Medical Necessity

How Do I Know If My Insurance Will Pay?

Health insurance helps patients get the medical care they require
Medical necessity in health insurance. PhotoAlto/Frederic Cirou / Getty Images

Health insurance companies provide coverage only for health-related serves that they define or determine to be medically necessary. Medicare, for example, defines medically necessary as: “Services or supplies that are needed for the diagnosis or treatment of your medical condition and meet accepted standards of medical practice.”

Medical necessity refers to a decision by your health plan that your treatment, test, or procedure is necessary for your health or to treat a diagnosed medical problem.

Most health plans will not pay for healthcare services that they deem to be not medically necessary. The most common example is a cosmetic procedure, such as the injection of medications (such as Botox) to decrease facial wrinkles or tummy-tuck surgery. Many health insurance companies also will not cover procedures that they determine to be experimental, or not proven to work.

Medical Uses of Marijuana

The use of marijuana for medical reasons is a prominent 'medical necessity' case. Cannabis is a plant with active ingredients that are widely reported by sufferers to be effective in pain control for various conditions, usually neuropathic in nature, where common painkillers have not worked well; however as a Schedule I drug under the Controlled Substance Act, it is illegal. In some states possession of marijuana is a felony offense. In this case, the doctrine of medical necessity would be used by a patient who believed marijuana was beneficial to them if charged with use or growing/production of illegal controlled substance relating to marijuana.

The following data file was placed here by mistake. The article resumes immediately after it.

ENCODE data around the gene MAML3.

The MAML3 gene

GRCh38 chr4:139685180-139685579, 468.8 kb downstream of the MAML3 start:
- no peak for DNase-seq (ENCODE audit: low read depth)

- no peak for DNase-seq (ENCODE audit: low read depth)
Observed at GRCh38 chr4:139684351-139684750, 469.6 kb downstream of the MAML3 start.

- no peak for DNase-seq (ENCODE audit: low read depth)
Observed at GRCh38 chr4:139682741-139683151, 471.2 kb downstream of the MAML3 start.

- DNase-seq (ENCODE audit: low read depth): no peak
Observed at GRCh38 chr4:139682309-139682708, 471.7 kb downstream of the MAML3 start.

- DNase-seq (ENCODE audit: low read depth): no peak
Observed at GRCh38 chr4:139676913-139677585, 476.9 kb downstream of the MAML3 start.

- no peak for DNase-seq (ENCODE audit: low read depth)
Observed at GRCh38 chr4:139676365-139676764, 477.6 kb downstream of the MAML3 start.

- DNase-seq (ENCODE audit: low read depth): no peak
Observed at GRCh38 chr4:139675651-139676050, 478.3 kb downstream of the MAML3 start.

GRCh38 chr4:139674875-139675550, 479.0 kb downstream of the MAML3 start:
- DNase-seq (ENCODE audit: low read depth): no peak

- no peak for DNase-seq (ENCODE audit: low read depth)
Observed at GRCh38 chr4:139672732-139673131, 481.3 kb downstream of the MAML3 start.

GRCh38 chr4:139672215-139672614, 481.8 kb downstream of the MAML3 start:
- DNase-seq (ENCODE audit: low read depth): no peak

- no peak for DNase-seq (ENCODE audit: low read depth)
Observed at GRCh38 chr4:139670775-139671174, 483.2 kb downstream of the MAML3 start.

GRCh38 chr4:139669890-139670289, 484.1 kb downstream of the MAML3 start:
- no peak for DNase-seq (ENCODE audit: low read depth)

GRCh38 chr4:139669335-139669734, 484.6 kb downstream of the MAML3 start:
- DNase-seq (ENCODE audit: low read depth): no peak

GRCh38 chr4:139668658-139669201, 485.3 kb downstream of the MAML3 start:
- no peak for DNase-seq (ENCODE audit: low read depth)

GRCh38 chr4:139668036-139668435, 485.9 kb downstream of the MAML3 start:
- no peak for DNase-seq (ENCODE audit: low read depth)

In several medical marijuana cases, a patients' physician has told the court that the patient's condition requires marijuana and thus that the Court should not interfere. However, the Supreme Court of United States has outrightly rejected this defense in the landmark case United States v. Oakland Cannabis Buyers' Cooperative, in which the Court ruled that there was no medical necessity exception to drug laws, and federal government is free to raid, arrest, prosecute and imprison patients who are using medical marijuana whether the medicine is crucially necessary to them or not.

On the other hand, in Gonzales v. Raich, the Ninth Circuit Court of Appeals told a sufferer in extreme pain that they could not rely on state law allowing medical use, but if arrested they could seek to use medical necessity as a defence.

In Maryland, a bill signed by a previous governor became law in 2003 allowing patients to use medical necessity defense to marijuana possession in the state. The maximum penalty for these users cannot exceed $100. However, this law does not prevent federal prosecution of patients, as the federal law does not recognize medical necessity. 

Check with Your Health Plan

It’s important to remember that what you or your doctor defines as medically necessary may not be consistent with your health plan’s coverage rules. Before you have any procedure, especially one that is potentially expensive, review your benefit handbook to make sure it is covered. If you are not sure, call your health plan’s customer service representative.

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